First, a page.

use of the term “admissible” is slightly more restrictive than the definition used
in [BBD].) If A T is admissible, then it is automatically an abelian category,
and every short exact sequence in A gives rise to a distinguished triangle in T.
The heart of any t-structure on T is admissible. For the following fact, see [BBD,
Remarque 3.1.17] or [BGS, Lemma 3.2.4].
Lemma 2.1. Let A be an admissible abelian subcategory of a triangulated cate-
gory T. The natural map
Y ) HomT(X,
Y )
is an isomorphism for i = 0, 1. If it is an isomorphism for i = 0, 1,...,k, then it
is injective for i = k + 1.
Next, we recall the “∗” operation for objects of a triangulated category D. If
X and Y are classes of objects in D, then we define
X Y = A D
there is a distinguished triangle
X A Y with X X , Y Y
By [BBD, Lemme 1.3.10], this operation is associative. In an abuse of notation,
when X is a singleton {X}, we will often write X Y rather than {X} Y. Note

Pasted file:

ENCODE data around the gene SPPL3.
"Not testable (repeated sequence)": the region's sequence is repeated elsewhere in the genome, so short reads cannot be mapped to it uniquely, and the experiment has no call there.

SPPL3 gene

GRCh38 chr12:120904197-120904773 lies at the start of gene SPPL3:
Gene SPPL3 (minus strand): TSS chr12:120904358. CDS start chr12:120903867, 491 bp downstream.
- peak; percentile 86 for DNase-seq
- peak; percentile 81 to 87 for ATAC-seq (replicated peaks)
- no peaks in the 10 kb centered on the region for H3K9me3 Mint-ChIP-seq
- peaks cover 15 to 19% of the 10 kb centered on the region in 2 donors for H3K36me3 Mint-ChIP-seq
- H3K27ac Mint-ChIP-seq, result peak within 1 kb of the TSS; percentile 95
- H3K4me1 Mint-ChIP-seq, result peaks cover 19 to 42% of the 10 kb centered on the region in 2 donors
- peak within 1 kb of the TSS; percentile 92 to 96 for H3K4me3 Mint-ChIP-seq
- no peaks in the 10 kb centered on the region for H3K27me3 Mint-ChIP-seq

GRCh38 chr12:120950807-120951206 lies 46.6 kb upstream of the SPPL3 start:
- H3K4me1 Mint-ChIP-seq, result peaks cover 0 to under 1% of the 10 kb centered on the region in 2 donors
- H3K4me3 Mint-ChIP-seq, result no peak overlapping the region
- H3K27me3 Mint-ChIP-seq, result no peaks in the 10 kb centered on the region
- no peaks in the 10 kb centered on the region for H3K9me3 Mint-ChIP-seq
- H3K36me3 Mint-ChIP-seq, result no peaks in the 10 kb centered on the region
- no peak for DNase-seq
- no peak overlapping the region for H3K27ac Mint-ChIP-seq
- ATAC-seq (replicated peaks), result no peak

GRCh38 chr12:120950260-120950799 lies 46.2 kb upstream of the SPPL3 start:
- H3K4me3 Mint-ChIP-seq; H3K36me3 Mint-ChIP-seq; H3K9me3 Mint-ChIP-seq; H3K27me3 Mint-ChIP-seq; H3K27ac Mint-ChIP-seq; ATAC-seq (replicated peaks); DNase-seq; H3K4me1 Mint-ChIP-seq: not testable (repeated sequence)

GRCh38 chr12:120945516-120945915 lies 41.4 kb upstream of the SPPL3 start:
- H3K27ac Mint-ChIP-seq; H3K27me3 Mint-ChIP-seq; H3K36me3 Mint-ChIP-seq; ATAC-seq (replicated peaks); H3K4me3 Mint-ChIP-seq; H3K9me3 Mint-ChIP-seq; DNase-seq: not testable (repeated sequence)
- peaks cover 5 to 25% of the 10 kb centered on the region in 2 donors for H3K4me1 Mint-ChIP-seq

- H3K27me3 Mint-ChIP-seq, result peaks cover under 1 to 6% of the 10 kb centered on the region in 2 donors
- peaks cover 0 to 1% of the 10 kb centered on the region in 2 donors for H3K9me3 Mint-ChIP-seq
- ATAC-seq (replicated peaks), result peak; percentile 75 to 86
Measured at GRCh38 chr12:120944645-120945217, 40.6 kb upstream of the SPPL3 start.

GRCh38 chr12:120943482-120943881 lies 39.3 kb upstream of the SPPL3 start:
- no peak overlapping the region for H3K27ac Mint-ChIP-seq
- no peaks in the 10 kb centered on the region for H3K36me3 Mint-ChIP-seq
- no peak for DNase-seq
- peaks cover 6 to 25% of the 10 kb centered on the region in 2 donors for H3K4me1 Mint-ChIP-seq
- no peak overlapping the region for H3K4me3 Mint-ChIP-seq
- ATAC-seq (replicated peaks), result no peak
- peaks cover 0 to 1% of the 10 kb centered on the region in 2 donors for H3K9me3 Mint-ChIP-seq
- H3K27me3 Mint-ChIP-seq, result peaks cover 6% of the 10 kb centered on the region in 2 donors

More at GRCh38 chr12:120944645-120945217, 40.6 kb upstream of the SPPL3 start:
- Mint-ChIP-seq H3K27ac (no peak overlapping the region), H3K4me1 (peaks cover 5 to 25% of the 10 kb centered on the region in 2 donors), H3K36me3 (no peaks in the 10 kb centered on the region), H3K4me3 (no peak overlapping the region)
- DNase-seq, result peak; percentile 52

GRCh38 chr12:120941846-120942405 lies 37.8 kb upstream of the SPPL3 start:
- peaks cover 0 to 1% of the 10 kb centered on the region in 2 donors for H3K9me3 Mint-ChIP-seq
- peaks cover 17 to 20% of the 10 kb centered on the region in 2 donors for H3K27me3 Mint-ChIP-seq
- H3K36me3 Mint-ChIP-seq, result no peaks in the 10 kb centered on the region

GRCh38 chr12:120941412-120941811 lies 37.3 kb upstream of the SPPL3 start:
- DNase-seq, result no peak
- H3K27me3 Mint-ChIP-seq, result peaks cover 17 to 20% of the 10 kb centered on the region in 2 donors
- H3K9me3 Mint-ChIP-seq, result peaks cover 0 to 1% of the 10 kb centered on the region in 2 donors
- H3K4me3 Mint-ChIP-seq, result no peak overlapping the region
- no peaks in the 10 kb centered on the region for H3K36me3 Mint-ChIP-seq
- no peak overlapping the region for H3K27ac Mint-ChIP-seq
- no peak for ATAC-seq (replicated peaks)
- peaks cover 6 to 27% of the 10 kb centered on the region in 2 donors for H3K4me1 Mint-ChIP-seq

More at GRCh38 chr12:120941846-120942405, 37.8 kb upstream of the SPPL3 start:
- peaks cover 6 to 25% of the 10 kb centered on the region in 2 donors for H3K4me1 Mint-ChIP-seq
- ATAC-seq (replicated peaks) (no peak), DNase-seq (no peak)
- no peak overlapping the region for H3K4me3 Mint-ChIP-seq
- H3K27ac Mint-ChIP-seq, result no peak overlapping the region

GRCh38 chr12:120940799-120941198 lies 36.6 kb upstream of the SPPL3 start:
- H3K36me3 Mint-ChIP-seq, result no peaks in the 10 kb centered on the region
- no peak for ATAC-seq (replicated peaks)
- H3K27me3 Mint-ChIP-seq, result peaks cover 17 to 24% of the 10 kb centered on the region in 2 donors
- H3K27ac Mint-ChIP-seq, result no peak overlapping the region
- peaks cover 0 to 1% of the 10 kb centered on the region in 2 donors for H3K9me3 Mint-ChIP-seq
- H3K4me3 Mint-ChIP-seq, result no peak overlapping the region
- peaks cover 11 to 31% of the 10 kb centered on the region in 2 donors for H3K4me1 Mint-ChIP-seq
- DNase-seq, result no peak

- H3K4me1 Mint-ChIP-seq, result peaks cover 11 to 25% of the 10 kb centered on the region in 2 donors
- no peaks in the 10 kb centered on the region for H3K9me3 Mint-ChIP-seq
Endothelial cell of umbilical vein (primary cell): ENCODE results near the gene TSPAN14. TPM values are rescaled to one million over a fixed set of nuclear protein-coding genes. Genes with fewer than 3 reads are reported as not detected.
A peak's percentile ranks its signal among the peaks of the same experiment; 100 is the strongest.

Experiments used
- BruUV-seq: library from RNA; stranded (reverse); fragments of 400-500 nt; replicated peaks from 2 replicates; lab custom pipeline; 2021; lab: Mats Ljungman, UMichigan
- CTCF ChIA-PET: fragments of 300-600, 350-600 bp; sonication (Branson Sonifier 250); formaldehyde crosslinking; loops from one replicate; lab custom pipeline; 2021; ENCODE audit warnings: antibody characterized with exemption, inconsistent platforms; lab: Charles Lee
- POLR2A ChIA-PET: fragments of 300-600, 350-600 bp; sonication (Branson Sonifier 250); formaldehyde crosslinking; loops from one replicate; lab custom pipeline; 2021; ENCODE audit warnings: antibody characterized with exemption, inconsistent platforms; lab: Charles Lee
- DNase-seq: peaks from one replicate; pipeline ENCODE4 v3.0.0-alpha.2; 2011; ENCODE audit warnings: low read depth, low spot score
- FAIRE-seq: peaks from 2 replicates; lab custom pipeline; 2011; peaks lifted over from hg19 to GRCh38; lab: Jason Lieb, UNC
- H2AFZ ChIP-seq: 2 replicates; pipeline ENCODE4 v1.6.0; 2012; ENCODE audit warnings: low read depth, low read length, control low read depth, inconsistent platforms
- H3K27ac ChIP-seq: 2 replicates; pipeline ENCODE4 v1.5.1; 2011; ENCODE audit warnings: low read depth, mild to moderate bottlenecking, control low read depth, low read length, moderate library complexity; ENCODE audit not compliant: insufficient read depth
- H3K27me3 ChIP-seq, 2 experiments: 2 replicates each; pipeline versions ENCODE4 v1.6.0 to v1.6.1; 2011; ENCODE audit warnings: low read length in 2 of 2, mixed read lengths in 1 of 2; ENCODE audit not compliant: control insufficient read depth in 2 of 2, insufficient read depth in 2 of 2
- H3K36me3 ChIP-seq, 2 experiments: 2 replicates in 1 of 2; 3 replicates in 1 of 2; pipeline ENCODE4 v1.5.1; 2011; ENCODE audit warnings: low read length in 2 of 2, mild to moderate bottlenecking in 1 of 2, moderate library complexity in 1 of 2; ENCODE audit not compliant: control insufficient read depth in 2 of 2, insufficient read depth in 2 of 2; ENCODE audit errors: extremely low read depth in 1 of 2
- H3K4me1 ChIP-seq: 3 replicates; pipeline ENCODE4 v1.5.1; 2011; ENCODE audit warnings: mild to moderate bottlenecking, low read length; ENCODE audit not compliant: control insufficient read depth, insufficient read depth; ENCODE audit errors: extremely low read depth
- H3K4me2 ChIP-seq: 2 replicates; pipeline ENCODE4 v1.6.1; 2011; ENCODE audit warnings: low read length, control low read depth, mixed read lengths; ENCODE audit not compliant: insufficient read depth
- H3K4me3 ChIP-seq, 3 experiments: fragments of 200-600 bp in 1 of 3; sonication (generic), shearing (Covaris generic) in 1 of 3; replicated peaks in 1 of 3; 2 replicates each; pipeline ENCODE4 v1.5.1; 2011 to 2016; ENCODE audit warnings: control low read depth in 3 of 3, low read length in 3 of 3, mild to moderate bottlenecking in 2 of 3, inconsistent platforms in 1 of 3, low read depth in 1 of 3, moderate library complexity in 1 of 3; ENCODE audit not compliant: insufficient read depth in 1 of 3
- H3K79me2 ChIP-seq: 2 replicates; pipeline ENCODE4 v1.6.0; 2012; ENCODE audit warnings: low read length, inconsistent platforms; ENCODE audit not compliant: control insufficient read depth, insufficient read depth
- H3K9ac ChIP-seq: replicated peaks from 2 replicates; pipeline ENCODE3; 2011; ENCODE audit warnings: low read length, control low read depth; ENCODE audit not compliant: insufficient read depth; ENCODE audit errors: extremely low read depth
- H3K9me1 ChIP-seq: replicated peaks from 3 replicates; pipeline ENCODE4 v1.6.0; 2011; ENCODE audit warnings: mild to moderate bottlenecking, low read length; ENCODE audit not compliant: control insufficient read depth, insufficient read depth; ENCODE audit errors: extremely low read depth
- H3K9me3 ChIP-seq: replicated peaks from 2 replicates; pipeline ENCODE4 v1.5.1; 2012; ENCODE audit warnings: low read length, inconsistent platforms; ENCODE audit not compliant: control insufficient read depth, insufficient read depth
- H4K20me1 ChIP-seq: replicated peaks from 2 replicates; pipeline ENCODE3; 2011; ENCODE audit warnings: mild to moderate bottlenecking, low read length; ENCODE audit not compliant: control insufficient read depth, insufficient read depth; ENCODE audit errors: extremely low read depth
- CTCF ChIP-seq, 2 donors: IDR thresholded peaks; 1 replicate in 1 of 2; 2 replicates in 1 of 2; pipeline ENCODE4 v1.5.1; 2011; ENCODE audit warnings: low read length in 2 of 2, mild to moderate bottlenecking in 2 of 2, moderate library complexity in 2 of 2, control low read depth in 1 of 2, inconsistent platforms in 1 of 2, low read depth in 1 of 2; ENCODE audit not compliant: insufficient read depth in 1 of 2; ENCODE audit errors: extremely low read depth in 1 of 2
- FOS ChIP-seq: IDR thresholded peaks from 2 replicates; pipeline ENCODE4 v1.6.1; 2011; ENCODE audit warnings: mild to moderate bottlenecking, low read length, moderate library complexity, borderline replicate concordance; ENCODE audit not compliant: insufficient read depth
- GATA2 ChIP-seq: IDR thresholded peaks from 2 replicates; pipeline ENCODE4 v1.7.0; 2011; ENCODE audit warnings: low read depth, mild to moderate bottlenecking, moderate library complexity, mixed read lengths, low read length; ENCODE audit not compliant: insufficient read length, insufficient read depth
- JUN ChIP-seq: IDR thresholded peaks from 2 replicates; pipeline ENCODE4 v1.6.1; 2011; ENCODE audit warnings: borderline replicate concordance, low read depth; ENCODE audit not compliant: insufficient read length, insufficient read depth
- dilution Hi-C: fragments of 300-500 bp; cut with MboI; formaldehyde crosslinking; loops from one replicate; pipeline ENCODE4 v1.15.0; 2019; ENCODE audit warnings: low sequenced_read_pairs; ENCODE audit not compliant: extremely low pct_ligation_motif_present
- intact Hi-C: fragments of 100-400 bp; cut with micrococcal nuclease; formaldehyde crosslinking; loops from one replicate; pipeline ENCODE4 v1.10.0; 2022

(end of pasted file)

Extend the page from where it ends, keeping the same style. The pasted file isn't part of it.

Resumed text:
that the zero object is a sort of “unit” for this operation. For instance, we have
X Y 0 = X Y. Given a class X , X 0 is the class of all objects isomorphic to
some object of X .
2.2. Tate twist. Many of our categories will be equipped with an automor-
phism known as a Tate twist, and denoted X X 1 . We will always assume that
Tate twists are “faithful,” meaning that for any nonzero object X, we have

X n if and only if n = 0.
A key example is the category Vectk of graded k-vector spaces, where the Tate
twist is the “shift of grading” functor. For X Vectk, let Xn denote its nth graded
component. Then X m is the graded vector space given by
(X m )n = Xn−m.
We regard k itself as an object of Vectk by placing it in degree 0.
If X and Y are objects of an additive category equipped with a Tate twist, we
let Hom(X, Y ) denote the graded vector space defined by
Hom(X, Y )n = Hom(X, Y −n ).
Notations like
−), and RHom(−, −) are defined similarly.
The following lemma is a graded analogue of [B2, Lemma 5].
Lemma 2.2. Let V be an object in
(1) If there are integers n1,...,nk such that 0 V n1 · · · V nk , then
V = 0.
(2) If there are integers n1,...,nk 0 such that k V V n1 · · · V nk ,
) = 0 for i 0, and

= k. For i 0,
) is concen-
trated in strictly positive degrees.
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